10 facts on the state of social media from Discovery, Starbucks, and Western Union

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A sold out crowd attended the latest Global Connections event from WorldCity: Social Media. New Ways. New Customers. Those inside the Hall of Ambassadors at the Hyatt Coral Gables walked out with great insights from a panel of three of the major players in the industry from Starbucks, Discovery Networks, and Western Union.

Here are ten facts from the fascinating Q&A with the panelists:


  1. Storytelling is a critical skill in social media today.

“We’re really looking after engagement and the quality of content. Make sure that there’s a storytelling aspect to it. At Starbucks, we’re performance driven through the lens of humanity. How can we leverage our scale for good?”

– Bernard Matron, Starbucks, Marketing Manager, Latin America and Caribbean lead


  1. Linking engagement rate to business gained is still difficult.

“We’re really looking at engagement rate. That would be our main KPI (key performance indicator), but at the end of the day, and I think this is a challenge for many in the industry, how can we tie engagement to business? How much is a fan worth to me? Can I put a monetary value on that? The answer is right now, in the space, it’s really hard to quantify that.” – Bernard Matron


  1. One way to link engagement to business? Loyalty programs.

“We’ve quantified loyalty that folks in our loyalty program are thirty percent more valuable to the business. That says something, right?”

– Michael Fenech, Western Union, Global Social Strategy and Content Lead


Discovery’s Alberto Valls (left) and Starbucks’ Bernard Matron (right) take a selfie at WorldCity’s Global Connections event. See more photos HERE

  1. Video is only growing.

“Video is here to stay for sure. I think it will be a next level of videos. Live is a format everybody in the industry is trying right now. Everybody is trying the 24-hour stories. We saw Facebook just recently launched them. Instagram has them. Snapchat has them. VR is definitely at the forefront.”

– Alberto Valls, Discovery Networks, Manager of Strategic Digital Partnerships for the Digital Content Team


  1. Once Facebook went public, it became pay to play.

“I think you’re going to continue to see Facebook as an advertising platform. Ever since Facebook went public, and they started monetizing the platform…if you posted something, only two percent of those (fans) are seeing the content organically. You’ll continue to see that as a social platform but really being used as an advertising vehicle.” – Bernard Matron


  1. Track it, or it’s worthless.

“We can track everything. In social for me, if I can’t track it, I’m not going to do it. I’m not going to spend a dollar on it. I tell that to marketers.” – Michael Fenech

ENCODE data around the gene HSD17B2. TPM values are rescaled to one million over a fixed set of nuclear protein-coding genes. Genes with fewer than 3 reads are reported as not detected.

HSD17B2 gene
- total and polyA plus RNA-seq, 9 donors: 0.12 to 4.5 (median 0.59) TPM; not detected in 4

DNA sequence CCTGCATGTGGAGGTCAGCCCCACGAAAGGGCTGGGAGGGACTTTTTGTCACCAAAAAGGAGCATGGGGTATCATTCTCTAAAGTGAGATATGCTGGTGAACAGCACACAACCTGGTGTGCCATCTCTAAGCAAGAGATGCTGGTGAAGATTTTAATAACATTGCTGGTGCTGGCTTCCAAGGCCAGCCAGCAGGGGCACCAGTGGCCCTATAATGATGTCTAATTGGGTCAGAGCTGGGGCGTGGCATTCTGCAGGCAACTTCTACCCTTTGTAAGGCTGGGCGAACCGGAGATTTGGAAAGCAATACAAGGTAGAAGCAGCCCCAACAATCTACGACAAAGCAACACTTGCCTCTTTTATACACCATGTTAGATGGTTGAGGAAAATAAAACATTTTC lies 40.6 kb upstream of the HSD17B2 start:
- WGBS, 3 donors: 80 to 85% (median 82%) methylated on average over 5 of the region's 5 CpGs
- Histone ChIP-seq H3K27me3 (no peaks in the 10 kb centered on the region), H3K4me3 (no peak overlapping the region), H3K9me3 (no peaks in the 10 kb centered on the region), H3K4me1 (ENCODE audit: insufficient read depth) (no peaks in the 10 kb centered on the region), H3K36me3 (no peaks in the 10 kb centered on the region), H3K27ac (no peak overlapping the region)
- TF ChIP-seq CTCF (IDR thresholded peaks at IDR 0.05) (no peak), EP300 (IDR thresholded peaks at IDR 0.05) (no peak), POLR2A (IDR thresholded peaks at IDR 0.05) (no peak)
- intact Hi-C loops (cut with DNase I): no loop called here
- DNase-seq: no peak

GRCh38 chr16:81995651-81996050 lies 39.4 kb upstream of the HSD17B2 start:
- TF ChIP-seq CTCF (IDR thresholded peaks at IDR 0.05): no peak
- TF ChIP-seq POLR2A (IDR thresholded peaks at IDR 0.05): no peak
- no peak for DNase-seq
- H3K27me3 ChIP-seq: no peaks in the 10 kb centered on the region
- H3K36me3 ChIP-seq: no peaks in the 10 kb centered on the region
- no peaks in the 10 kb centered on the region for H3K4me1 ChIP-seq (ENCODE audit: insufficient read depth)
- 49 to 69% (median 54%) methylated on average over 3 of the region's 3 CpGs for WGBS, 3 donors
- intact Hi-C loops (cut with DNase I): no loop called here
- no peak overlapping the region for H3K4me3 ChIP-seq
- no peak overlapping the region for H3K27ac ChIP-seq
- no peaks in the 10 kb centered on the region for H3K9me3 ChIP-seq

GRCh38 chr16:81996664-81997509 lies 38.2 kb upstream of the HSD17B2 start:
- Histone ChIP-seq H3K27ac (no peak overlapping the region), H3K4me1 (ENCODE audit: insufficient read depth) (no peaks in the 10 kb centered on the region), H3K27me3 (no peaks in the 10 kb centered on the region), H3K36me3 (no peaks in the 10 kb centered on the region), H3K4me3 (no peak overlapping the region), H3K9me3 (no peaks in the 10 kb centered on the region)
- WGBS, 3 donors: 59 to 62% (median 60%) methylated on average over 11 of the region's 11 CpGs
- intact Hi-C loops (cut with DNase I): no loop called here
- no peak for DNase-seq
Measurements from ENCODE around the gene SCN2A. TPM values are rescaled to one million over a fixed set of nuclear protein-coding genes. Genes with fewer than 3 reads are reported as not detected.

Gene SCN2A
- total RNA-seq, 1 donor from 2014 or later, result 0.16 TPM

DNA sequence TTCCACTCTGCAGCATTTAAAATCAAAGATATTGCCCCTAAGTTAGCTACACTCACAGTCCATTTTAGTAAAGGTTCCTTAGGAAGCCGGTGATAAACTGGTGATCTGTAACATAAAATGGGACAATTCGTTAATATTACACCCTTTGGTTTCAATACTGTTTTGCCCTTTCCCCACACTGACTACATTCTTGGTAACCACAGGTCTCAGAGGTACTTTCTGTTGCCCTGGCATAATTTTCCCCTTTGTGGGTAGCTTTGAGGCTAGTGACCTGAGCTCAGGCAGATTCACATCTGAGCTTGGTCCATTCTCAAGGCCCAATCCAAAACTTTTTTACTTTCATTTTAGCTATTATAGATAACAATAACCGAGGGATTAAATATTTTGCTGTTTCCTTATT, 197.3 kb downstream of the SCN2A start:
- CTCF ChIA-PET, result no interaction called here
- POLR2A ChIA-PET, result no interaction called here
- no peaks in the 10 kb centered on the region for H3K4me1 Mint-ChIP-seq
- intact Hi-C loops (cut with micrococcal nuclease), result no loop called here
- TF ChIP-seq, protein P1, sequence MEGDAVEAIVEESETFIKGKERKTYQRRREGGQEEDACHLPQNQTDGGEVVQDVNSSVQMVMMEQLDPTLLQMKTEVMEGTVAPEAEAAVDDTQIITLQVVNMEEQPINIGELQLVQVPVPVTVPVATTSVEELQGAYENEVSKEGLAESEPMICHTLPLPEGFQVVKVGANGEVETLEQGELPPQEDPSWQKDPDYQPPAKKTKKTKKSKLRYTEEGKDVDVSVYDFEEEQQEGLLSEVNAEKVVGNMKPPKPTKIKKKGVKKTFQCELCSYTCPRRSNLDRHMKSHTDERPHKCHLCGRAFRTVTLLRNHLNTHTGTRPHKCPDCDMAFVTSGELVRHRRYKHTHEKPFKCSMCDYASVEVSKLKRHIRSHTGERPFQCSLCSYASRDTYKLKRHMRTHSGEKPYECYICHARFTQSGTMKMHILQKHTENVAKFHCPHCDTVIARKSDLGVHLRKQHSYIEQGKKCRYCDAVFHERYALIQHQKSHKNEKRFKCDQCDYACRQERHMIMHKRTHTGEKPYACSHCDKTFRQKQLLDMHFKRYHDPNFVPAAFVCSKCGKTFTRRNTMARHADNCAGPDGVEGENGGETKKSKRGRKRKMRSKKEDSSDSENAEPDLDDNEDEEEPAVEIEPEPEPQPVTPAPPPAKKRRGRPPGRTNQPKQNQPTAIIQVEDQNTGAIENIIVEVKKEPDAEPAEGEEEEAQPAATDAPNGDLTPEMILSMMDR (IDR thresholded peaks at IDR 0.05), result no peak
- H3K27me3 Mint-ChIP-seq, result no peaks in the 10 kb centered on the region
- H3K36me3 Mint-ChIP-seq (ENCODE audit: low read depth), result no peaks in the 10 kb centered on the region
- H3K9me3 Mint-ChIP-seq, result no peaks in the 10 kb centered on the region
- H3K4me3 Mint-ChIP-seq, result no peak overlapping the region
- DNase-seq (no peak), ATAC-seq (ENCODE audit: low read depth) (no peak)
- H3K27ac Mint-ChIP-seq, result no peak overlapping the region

Western Union’s Michael Fenech (left) speaks at Global Connections


  1. Optimize mobile performance as soon as possible

“Mobile is a space more and more advertisers are looking to invest money in. In terms of engagement and performance, looking through your mobile news feed is really performing well.” – Bernard Matron

“You have to be mobile first. Mobile first, mobile first, mobile first.” – Alberto Valls


  1. You don’t need to post every day.

“At Starbucks, we’re looking after the quality of the content, not necessarily the quantity of the content. We’re not posting on Facebook daily. There’s an oversaturation of information. We’re being very selective with the messaging and always asking the question, ‘Why should the customer care?’” – Bernard Matron


A packed house at Global Connections


  1. Global campaigns with as little as one powerful video

“On International Women’s Day March 8th, it’s an example of when we did a broad brushstroke global campaign with one video. Social took that one video, very powerful and very moving talking about women’s rights. We turned it into 23 different ads on social, different ad sets targeted towards different people. At the end of the day, I think we had 250 ad sets. One video, one message that’s 1:30, and I can take it and basically, explode it to be hyper-targeted to specific people in specific countries.” – Michael Fenech


  1. Online privacy is gone, but Millennials will still block your ads.

“More than 70 percent of Millennials, and it may be even higher than that, use ad blocking technology. This is why what we do with content is so important. I can place an ad, or I can have someone like the content. If they like the content, then we have a relationship, right? But if 80 percent of folks that I’m marketing to block ads, you’ve got a big problem. Authenticity in what we do as content creators is key.” – Michael Fenech

Thank you to everybody who attended Global Connections: Social Media. New Ways. New Customers.


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